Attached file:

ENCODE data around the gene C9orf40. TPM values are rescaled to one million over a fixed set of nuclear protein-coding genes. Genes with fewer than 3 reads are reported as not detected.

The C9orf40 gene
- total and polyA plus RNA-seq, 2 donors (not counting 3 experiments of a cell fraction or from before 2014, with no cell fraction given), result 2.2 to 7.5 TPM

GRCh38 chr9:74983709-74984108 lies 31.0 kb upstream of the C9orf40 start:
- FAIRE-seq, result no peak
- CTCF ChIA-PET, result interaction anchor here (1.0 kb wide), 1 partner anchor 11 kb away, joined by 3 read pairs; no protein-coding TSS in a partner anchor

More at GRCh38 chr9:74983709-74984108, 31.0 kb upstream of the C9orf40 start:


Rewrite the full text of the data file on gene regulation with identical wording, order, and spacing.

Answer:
ENCODE data around the gene C9orf40. TPM values are rescaled to one million over a fixed set of nuclear protein-coding genes. Genes with fewer than 3 reads are reported as not detected.

The C9orf40 gene
- total and polyA plus RNA-seq, 2 donors (not counting 3 experiments of a cell fraction or from before 2014, with no cell fraction given), result 2.2 to 7.5 TPM

GRCh38 chr9:74983709-74984108 lies 31.0 kb upstream of the C9orf40 start:
- FAIRE-seq, result no peak
- CTCF ChIA-PET, result interaction anchor here (1.0 kb wide), 1 partner anchor 11 kb away, joined by 3 read pairs; no protein-coding TSS in a partner anchor

More at GRCh38 chr9:74983709-74984108, 31.0 kb upstream of the C9orf40 start: